Tuesday, November 01, 2011

Non-effects of Colombia FTA

When the Colombia FTA was ratified, I thought we'd be done with bad analyses about it--and there were so many--but unfortunately I was wrong. From Bloomberg/Businessweek, we get the argument that the late passage was a total disaster because it prompted Colombia to strengthen ties to China, Europe, the rest of South America, and to Canada.

This is a strange argument because it suggests that Colombia did not have access to U.S. markets before the FTA was passed, but of course it did through the ATPDEA. The main benefit of the FTA was not to give Colombia more access, but rather to make the relationship permanent and eliminate the need to keep renewing the ATPDEA (which was indeed a pain in the neck). In short, Colombia did not suddenly look elsewhere for trade because of the refusal to ratify the FTA. It kept exporting to the U.S. while simultaneously expanding trade with other countries.

Next, the argument makes it sound like China came to Colombia because of the absence of an FTA. But we all know that China is going everywhere, including countries that already have an FTA with the United States. In fact, China signs its own FTAs with countries that already have U.S. FTAs, such as Chile. China would have increased economic ties to Colombia even if the FTA had been passed seven years ago.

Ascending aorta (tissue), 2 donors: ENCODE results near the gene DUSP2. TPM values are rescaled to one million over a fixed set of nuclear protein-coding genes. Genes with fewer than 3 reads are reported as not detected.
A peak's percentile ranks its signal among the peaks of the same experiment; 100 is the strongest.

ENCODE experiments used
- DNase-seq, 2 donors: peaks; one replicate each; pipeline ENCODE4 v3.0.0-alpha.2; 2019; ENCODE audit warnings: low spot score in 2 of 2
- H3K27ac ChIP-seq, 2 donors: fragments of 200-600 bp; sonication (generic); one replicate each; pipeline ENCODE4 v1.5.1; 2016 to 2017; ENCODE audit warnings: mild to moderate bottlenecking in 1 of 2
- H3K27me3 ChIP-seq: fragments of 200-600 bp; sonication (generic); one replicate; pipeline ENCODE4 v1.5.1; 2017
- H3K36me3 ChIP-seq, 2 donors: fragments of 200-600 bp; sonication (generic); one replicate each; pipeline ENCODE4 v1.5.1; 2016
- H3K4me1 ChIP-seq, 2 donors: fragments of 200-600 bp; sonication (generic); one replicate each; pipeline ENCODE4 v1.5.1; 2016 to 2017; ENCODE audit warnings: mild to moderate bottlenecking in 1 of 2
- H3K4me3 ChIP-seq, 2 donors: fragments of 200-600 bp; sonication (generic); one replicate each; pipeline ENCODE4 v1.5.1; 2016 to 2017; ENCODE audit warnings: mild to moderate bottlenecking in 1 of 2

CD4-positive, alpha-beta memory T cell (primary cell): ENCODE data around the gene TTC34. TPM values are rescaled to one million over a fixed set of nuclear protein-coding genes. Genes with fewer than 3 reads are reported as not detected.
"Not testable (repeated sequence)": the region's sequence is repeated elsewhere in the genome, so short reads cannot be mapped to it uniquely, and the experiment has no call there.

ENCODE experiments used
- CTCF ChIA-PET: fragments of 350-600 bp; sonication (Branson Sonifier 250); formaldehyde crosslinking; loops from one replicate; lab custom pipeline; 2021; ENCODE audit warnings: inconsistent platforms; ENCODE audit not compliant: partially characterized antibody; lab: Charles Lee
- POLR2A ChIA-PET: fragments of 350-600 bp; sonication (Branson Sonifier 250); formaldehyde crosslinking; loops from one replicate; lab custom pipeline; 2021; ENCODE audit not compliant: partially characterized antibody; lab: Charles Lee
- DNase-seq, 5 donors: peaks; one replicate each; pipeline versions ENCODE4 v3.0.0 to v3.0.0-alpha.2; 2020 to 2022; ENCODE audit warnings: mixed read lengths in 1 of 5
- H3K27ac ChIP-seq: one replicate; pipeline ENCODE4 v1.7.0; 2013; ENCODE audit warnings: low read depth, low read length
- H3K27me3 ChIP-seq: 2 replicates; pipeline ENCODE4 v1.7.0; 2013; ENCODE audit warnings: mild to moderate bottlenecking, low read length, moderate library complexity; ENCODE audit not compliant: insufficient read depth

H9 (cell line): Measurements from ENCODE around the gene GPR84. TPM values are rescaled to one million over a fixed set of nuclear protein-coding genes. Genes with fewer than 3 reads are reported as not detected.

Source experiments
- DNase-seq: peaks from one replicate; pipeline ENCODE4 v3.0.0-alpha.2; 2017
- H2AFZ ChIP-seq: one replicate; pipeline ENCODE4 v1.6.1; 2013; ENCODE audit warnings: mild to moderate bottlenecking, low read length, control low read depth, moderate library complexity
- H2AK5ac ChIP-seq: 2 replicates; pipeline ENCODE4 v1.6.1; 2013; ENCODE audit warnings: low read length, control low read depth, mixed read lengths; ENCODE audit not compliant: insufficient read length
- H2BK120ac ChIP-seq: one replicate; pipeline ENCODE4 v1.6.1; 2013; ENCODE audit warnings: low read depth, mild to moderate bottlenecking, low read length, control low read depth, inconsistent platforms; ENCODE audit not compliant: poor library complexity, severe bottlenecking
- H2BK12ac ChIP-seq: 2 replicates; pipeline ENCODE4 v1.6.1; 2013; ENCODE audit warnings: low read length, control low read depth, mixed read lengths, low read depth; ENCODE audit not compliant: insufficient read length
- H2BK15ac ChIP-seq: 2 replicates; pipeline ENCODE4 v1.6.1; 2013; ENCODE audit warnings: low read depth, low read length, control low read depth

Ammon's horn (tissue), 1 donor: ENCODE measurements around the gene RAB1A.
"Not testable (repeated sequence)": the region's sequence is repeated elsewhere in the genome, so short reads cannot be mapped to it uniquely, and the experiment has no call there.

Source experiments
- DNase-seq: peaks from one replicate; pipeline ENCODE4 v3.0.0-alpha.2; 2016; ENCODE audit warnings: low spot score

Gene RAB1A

This article, like many others, cannot seem to grasp the fact that Latin American countries do not base all their decisions on the United States. It also cannot grasp the fact that FTAs do not somehow lock other countries into trading only or even primarily with the United States.

1 comments:

Otto Rock 7:58 AM  

it's bloomberg, therefore unsurprised. You expected insight?

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